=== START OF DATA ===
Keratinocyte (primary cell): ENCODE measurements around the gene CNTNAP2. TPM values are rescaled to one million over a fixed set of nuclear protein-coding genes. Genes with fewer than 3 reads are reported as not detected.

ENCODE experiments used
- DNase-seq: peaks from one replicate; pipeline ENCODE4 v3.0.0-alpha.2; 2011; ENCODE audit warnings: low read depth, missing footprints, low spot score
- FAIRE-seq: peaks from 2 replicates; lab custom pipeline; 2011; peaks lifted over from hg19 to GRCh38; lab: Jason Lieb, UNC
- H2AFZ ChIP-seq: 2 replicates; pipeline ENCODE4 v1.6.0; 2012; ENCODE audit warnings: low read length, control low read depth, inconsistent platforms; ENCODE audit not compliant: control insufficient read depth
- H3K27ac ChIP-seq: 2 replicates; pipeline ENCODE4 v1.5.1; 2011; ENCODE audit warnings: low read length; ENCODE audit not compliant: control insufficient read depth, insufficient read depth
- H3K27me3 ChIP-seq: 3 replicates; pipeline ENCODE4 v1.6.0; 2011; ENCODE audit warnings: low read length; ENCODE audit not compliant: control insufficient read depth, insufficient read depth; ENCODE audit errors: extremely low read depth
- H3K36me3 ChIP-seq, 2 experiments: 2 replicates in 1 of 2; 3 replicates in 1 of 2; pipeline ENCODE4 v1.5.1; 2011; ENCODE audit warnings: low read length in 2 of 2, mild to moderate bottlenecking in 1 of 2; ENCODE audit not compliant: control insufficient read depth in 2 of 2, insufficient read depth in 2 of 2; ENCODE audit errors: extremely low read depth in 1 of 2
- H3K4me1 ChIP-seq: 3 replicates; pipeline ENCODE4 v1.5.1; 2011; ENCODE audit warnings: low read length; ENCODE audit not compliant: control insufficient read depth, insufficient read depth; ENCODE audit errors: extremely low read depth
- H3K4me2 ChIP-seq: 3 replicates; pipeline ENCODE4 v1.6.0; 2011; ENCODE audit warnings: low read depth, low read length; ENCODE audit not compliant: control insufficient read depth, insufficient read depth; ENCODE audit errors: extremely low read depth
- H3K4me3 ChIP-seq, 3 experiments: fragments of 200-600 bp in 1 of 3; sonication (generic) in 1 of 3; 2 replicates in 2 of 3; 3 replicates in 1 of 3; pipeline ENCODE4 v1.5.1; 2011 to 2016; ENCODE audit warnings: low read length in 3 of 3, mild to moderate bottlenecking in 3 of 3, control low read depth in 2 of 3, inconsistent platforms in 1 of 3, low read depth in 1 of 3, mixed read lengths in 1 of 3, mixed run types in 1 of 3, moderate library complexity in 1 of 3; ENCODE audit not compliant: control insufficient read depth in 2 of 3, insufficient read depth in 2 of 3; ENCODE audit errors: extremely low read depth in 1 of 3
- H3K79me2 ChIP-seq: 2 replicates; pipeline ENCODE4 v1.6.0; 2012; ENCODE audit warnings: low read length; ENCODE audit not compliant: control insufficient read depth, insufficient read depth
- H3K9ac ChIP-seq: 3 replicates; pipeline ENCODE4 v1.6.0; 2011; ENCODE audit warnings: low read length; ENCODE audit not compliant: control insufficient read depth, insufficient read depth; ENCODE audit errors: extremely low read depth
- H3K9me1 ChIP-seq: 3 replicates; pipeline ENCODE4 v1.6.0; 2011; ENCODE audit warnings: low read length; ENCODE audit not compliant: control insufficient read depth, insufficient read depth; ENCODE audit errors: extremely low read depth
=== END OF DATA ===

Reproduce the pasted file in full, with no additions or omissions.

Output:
Keratinocyte (primary cell): ENCODE measurements around the gene CNTNAP2. TPM values are rescaled to one million over a fixed set of nuclear protein-coding genes. Genes with fewer than 3 reads are reported as not detected.

ENCODE experiments used
- DNase-seq: peaks from one replicate; pipeline ENCODE4 v3.0.0-alpha.2; 2011; ENCODE audit warnings: low read depth, missing footprints, low spot score
- FAIRE-seq: peaks from 2 replicates; lab custom pipeline; 2011; peaks lifted over from hg19 to GRCh38; lab: Jason Lieb, UNC
- H2AFZ ChIP-seq: 2 replicates; pipeline ENCODE4 v1.6.0; 2012; ENCODE audit warnings: low read length, control low read depth, inconsistent platforms; ENCODE audit not compliant: control insufficient read depth
- H3K27ac ChIP-seq: 2 replicates; pipeline ENCODE4 v1.5.1; 2011; ENCODE audit warnings: low read length; ENCODE audit not compliant: control insufficient read depth, insufficient read depth
- H3K27me3 ChIP-seq: 3 replicates; pipeline ENCODE4 v1.6.0; 2011; ENCODE audit warnings: low read length; ENCODE audit not compliant: control insufficient read depth, insufficient read depth; ENCODE audit errors: extremely low read depth
- H3K36me3 ChIP-seq, 2 experiments: 2 replicates in 1 of 2; 3 replicates in 1 of 2; pipeline ENCODE4 v1.5.1; 2011; ENCODE audit warnings: low read length in 2 of 2, mild to moderate bottlenecking in 1 of 2; ENCODE audit not compliant: control insufficient read depth in 2 of 2, insufficient read depth in 2 of 2; ENCODE audit errors: extremely low read depth in 1 of 2
- H3K4me1 ChIP-seq: 3 replicates; pipeline ENCODE4 v1.5.1; 2011; ENCODE audit warnings: low read length; ENCODE audit not compliant: control insufficient read depth, insufficient read depth; ENCODE audit errors: extremely low read depth
- H3K4me2 ChIP-seq: 3 replicates; pipeline ENCODE4 v1.6.0; 2011; ENCODE audit warnings: low read depth, low read length; ENCODE audit not compliant: control insufficient read depth, insufficient read depth; ENCODE audit errors: extremely low read depth
- H3K4me3 ChIP-seq, 3 experiments: fragments of 200-600 bp in 1 of 3; sonication (generic) in 1 of 3; 2 replicates in 2 of 3; 3 replicates in 1 of 3; pipeline ENCODE4 v1.5.1; 2011 to 2016; ENCODE audit warnings: low read length in 3 of 3, mild to moderate bottlenecking in 3 of 3, control low read depth in 2 of 3, inconsistent platforms in 1 of 3, low read depth in 1 of 3, mixed read lengths in 1 of 3, mixed run types in 1 of 3, moderate library complexity in 1 of 3; ENCODE audit not compliant: control insufficient read depth in 2 of 3, insufficient read depth in 2 of 3; ENCODE audit errors: extremely low read depth in 1 of 3
- H3K79me2 ChIP-seq: 2 replicates; pipeline ENCODE4 v1.6.0; 2012; ENCODE audit warnings: low read length; ENCODE audit not compliant: control insufficient read depth, insufficient read depth
- H3K9ac ChIP-seq: 3 replicates; pipeline ENCODE4 v1.6.0; 2011; ENCODE audit warnings: low read length; ENCODE audit not compliant: control insufficient read depth, insufficient read depth; ENCODE audit errors: extremely low read depth
- H3K9me1 ChIP-seq: 3 replicates; pipeline ENCODE4 v1.6.0; 2011; ENCODE audit warnings: low read length; ENCODE audit not compliant: control insufficient read depth, insufficient read depth; ENCODE audit errors: extremely low read depth